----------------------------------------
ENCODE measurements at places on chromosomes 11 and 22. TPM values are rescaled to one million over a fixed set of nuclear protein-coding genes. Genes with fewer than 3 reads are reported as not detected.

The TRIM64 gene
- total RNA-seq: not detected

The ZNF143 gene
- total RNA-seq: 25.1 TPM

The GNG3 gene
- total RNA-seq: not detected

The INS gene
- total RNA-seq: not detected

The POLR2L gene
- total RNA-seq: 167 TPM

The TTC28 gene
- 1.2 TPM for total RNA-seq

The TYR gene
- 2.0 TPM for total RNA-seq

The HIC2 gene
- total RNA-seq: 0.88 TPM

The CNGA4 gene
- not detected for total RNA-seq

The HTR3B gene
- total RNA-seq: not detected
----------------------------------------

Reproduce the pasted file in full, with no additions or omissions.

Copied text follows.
ENCODE measurements at places on chromosomes 11 and 22. TPM values are rescaled to one million over a fixed set of nuclear protein-coding genes. Genes with fewer than 3 reads are reported as not detected.

The TRIM64 gene
- total RNA-seq: not detected

The ZNF143 gene
- total RNA-seq: 25.1 TPM

The GNG3 gene
- total RNA-seq: not detected

The INS gene
- total RNA-seq: not detected

The POLR2L gene
- total RNA-seq: 167 TPM

The TTC28 gene
- 1.2 TPM for total RNA-seq

The TYR gene
- 2.0 TPM for total RNA-seq

The HIC2 gene
- total RNA-seq: 0.88 TPM

The CNGA4 gene
- not detected for total RNA-seq

The HTR3B gene
- total RNA-seq: not detected